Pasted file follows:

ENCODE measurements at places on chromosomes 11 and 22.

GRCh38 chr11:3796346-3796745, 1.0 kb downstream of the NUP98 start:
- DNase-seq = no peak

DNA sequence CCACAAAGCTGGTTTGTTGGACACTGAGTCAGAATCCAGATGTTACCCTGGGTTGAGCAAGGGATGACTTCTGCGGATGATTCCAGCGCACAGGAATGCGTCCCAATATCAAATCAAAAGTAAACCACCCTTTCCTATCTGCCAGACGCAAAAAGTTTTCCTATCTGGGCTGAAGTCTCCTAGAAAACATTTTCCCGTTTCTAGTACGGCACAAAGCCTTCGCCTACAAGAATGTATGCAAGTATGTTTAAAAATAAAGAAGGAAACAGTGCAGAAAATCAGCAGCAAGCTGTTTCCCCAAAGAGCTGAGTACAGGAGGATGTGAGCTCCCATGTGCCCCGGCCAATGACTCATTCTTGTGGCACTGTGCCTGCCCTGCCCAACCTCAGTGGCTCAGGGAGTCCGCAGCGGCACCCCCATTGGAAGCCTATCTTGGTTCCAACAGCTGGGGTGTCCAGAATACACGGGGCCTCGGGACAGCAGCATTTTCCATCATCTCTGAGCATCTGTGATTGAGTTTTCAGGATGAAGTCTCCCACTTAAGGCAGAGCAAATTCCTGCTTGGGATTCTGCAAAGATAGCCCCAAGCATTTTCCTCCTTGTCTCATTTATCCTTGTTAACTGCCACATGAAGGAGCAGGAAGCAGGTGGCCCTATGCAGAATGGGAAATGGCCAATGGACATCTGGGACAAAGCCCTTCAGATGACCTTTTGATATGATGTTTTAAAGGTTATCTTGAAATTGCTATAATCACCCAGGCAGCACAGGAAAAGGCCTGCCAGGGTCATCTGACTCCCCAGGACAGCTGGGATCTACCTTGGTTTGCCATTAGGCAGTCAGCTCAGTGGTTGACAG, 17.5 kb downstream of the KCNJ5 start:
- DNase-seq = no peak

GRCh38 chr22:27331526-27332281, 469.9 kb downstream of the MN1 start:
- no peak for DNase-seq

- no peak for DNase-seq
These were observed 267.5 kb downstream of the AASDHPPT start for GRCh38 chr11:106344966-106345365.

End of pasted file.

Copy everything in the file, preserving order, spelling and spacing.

ENCODE measurements at places on chromosomes 11 and 22.

GRCh38 chr11:3796346-3796745, 1.0 kb downstream of the NUP98 start:
- DNase-seq = no peak

DNA sequence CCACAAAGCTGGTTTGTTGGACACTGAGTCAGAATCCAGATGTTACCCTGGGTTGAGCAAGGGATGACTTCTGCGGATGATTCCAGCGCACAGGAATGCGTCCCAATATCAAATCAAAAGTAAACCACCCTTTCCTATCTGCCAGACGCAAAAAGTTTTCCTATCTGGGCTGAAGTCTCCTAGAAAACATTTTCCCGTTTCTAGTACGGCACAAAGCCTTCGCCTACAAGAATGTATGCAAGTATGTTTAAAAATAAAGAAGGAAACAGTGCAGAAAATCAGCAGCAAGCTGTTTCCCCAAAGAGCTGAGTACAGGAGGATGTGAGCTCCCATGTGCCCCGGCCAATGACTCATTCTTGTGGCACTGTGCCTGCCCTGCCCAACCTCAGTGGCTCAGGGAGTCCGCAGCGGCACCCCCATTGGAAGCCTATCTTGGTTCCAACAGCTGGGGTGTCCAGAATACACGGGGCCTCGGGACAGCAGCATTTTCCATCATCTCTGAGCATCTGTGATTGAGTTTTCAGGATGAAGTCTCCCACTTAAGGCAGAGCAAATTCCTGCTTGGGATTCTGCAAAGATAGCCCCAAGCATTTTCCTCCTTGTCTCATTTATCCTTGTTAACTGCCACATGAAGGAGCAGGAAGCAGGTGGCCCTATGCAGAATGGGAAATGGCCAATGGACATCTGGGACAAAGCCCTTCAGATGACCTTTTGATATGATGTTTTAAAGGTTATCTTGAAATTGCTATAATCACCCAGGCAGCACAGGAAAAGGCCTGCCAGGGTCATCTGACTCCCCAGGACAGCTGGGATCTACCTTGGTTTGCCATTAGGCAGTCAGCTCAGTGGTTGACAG, 17.5 kb downstream of the KCNJ5 start:
- DNase-seq = no peak

GRCh38 chr22:27331526-27332281, 469.9 kb downstream of the MN1 start:
- no peak for DNase-seq

- no peak for DNase-seq
These were observed 267.5 kb downstream of the AASDHPPT start for GRCh38 chr11:106344966-106345365.